I hope everyone is having a nice day. I don't know why this inequality holds.

$$ Pr[X-\mu \geq t]= Pr[e^{\lambda(X-\mu)} \geq e^{\lambda t}] $$

For $\lambda >0$. I guess it has something to do because the transformation of $e^x$ doesn't affect the inequality, but my question is, if that happens, how I know is the same probability?

I am trying to solve this question because I am learning about differential privacy that uses the Chernoff Bound, which uses this equality. These are the links where they use this equality:


  1. https://www.cs.utexas.edu/~ecprice/courses/randomized/notes/lec2.pdf
  2. https://www.probabilitycourse.com/chapter6/6_2_3_chernoff_bounds.php
  3. http://crypto.stanford.edu/~blynn/pr/chernoff.html



The probability is equal because the transformations are equivalences. Read your formula with an unknown non-random variable $x$ instead of a random variable $X$ to convince yourself that this holds:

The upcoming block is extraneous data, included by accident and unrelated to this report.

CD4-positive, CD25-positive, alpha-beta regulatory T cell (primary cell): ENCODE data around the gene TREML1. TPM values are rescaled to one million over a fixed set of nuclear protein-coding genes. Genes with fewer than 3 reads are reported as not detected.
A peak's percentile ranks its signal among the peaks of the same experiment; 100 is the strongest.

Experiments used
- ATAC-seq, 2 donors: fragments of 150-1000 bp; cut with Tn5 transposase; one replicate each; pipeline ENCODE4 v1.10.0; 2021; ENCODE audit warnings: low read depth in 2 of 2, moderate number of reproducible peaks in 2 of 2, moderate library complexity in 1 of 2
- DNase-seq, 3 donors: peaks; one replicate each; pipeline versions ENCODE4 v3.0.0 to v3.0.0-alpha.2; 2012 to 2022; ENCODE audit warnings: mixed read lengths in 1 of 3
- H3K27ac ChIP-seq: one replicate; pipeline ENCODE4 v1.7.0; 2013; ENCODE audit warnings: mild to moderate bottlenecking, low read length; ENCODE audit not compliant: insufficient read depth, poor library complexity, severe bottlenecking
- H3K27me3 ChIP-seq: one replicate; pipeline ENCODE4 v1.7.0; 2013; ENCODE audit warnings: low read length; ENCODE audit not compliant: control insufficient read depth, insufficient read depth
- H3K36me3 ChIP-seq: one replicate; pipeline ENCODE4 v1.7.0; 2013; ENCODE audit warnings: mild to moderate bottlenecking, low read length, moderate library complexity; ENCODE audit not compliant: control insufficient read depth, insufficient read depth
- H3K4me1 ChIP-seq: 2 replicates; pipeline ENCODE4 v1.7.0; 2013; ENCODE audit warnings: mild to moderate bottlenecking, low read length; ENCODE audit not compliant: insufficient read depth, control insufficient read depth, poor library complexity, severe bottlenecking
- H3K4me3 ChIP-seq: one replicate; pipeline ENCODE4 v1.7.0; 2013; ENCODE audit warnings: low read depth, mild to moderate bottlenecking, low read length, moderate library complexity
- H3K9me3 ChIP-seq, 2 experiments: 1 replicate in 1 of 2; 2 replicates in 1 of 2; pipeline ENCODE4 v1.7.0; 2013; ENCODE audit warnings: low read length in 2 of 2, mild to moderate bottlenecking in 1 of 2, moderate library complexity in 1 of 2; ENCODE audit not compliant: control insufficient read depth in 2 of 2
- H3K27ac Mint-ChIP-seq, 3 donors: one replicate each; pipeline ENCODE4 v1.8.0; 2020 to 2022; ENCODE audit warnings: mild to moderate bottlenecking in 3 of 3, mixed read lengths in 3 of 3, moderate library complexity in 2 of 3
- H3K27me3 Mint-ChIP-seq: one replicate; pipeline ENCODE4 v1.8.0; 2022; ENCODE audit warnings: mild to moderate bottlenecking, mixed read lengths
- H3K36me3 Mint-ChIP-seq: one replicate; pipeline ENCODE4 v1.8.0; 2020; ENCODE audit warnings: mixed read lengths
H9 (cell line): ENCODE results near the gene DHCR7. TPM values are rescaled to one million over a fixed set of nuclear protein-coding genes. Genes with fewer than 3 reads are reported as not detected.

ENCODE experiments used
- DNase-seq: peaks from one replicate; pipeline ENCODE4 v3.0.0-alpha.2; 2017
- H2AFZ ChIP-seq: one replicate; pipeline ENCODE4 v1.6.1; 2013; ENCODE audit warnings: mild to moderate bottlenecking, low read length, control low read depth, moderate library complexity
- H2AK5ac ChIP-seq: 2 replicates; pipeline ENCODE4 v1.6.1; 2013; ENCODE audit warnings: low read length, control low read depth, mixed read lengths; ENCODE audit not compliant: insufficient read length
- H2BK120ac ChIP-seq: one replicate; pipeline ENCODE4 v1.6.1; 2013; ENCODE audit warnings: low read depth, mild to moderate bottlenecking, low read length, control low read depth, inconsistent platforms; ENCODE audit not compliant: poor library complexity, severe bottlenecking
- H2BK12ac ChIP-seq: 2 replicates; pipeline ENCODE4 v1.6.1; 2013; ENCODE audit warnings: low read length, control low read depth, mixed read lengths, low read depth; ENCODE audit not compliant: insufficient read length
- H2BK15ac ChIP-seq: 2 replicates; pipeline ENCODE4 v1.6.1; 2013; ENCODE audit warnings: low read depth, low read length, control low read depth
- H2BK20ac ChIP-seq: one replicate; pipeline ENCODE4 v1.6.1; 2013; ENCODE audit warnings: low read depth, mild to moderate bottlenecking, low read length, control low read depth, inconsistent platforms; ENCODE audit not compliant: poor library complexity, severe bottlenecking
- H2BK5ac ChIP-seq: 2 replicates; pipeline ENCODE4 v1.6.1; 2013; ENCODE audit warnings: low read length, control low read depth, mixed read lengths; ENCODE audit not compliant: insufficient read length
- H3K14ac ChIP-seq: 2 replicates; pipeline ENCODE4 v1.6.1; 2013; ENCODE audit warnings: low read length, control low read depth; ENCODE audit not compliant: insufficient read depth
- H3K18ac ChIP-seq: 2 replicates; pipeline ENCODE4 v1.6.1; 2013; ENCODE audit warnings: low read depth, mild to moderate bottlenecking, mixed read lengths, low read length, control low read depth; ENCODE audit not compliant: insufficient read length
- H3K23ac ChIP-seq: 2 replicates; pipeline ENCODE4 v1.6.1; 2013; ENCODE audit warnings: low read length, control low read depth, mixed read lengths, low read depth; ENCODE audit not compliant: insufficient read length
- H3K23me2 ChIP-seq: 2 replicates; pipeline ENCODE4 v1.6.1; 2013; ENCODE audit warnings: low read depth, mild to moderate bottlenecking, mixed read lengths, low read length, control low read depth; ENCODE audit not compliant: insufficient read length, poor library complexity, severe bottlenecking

$$ X-\mu\geq t \iff \lambda(X-\mu)\geq \lambda t \iff e^{\lambda(X-\mu)}\geq e^{\lambda t}.$$

(Of course, this requires that $\lambda>0$.)

This is just a consequence of the fact that (1) multiplication by a positive number is monotone and (2) exponentiation is monotone.

  • $\begingroup$ Thanks for the quick answer Stephan, seems good to me. Have a nice day $\endgroup$ – Miguel Gutierrez Jun 16 '20 at 14:38

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